Types of Visa

Information about the different types of visa available, and the requirements which must be met to enter Japan...

Short Visits (up to 90 days)

Short-term visas allow the holder to spend a maximum of 90 days in Japan for recreational purposes. Any work-related visits require a business visa, regardless of the applicant's country of origin.

Japan has a visa waiver programme with 66 countries; citizens of these countries do not need a visa for a short visit and in some cases may stay in Japan for up to 6 months, as long as the official application for extension is submitted during this time. The following countries have a visa waiver agreement with Japan:

  • Australia: for stays up to 90 days
  • Canada: for stays up to 90 days
  • New Zealand: for stays up to 90 days
  • United Kingdom: for stays up to six months
  • United States: for stays up to 90 days

Most European Union countries also have a visa waiver programme with Japan.

Visas for Medical Stay

Visas are given to allow foreign individuals to receive medical care in Japan. These visas also cover an accompanying person (not necessarily a family member). The validity of these visas depends on the clinical requirements of the applicant but are generally multiples of 90 days with a normal maximum of three years. Documentation is required to support all applications.

  • The Japanese Ministry of Foreign Affairs publishes comprehensive information on the regulations of, and requirements for, medical visas to Japan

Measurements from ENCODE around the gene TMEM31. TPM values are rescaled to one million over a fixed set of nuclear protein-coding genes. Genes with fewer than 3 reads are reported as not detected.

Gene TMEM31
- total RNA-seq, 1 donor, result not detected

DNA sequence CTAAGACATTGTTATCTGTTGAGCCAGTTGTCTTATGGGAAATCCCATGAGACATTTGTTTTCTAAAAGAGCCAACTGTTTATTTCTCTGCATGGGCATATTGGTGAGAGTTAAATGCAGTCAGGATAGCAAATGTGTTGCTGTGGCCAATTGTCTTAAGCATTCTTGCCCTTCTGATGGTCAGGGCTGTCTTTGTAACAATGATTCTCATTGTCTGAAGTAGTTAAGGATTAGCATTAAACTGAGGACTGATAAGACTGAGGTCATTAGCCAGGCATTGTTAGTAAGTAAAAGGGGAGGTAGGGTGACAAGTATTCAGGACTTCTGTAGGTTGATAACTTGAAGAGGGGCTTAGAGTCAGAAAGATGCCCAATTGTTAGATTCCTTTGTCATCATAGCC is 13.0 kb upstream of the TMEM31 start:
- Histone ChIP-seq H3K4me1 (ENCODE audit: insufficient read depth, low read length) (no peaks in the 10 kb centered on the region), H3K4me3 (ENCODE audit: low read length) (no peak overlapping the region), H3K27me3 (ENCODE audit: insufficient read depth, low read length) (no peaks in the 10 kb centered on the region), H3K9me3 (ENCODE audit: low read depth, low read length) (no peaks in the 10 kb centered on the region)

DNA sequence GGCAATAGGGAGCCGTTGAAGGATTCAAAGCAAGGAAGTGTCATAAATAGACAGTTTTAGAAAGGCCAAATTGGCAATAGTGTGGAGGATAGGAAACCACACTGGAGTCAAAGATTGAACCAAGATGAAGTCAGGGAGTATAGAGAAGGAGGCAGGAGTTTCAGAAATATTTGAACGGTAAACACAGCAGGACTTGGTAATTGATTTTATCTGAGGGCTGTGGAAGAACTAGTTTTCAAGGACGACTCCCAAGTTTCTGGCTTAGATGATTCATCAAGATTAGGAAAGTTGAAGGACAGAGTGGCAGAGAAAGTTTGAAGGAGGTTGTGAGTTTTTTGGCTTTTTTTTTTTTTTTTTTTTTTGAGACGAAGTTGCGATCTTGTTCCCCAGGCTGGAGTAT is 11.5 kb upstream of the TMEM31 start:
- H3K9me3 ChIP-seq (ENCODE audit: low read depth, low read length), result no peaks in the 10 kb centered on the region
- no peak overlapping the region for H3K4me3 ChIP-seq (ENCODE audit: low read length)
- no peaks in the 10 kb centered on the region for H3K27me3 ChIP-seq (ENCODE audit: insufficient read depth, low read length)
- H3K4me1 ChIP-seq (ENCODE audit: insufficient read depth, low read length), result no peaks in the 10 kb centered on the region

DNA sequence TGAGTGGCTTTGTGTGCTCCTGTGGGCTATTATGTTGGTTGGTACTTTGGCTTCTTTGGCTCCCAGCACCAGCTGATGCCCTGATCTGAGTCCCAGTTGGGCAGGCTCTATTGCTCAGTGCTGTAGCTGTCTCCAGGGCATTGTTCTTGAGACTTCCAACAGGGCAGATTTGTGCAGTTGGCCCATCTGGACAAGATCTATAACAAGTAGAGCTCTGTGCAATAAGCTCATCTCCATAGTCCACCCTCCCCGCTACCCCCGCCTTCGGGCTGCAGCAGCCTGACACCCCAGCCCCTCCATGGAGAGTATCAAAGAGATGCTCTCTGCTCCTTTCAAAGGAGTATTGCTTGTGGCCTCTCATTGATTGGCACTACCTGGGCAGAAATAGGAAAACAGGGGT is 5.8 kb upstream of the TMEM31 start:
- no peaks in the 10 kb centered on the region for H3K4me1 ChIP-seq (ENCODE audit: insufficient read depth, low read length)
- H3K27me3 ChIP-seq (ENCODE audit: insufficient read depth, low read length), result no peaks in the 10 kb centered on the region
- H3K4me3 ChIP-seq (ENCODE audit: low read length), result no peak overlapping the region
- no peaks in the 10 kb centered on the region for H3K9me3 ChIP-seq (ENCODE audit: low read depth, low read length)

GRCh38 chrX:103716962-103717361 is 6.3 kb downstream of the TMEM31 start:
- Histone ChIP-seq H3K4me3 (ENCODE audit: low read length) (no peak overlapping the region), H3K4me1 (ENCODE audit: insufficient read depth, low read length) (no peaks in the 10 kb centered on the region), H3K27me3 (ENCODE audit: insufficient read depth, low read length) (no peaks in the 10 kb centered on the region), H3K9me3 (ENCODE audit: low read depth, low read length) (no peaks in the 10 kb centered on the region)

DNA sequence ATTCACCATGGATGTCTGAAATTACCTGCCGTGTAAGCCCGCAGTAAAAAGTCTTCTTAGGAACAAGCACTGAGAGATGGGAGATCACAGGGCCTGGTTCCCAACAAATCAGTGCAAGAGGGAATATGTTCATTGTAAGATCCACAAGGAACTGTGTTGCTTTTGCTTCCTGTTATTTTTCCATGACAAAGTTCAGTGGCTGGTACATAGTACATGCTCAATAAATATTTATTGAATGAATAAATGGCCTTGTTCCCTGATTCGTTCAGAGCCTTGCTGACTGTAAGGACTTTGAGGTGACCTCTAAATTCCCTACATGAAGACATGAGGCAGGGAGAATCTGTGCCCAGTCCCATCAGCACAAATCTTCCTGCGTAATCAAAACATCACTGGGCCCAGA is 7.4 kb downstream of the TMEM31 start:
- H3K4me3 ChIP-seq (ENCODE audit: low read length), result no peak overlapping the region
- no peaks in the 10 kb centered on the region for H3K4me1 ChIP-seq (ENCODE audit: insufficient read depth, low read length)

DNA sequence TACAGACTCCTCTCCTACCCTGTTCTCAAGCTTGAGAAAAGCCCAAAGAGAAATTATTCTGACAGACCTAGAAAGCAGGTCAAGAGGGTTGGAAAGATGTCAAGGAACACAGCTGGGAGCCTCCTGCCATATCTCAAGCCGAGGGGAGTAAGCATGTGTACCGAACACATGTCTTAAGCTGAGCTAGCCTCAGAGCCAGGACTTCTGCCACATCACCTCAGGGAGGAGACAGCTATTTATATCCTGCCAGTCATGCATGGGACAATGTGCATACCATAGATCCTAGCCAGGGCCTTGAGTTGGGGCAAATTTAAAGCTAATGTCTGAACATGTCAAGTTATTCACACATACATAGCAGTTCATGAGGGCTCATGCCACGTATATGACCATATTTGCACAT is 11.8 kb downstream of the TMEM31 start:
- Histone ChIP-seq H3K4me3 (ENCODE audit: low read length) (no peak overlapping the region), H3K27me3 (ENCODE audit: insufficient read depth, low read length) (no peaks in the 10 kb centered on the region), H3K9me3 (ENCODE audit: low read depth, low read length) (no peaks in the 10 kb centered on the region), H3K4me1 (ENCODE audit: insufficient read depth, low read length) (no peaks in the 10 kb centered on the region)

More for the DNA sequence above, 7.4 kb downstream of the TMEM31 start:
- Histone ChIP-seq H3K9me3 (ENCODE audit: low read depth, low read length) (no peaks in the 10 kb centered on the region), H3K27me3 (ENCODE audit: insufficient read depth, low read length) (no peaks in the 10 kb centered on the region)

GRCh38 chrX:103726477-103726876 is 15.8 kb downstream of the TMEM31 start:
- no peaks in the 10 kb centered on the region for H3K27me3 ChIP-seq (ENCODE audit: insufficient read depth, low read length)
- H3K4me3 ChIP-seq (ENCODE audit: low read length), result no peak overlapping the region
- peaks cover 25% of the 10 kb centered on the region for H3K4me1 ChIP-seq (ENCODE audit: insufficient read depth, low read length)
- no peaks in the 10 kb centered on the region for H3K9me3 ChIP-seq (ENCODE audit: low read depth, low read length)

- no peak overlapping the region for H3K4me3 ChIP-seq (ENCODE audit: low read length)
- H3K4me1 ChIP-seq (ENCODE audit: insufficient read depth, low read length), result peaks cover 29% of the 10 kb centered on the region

Long-term Visas

These visas are required by people who intend to work in Japan (for any length of time) or to stay for longer than 90 days (for recreational purposes). There are a number of different types of long-stay visa:

  • Working visas
  • Student and training visas
  • Visas for cultural visits
  • Spouse visas, for people married to Japanese citizens or permanent residents
  • Diplomatic visas

Long-term visas typically allow the holder to remain in the country for a period ranging from three months to three years. The holder can only engage in activities authorised by the visa they hold.

A change in circumstances, for example foreigners already in Japan on a temporary visitor visa, and who want to work, means that the person must apply for a Change of Status of Residence. Applications for a Change of Status of Residence should be made at a local immigration bureau. Applications to extend the length of stay of a visa should also be made at an immigration bureau before the current visa expires.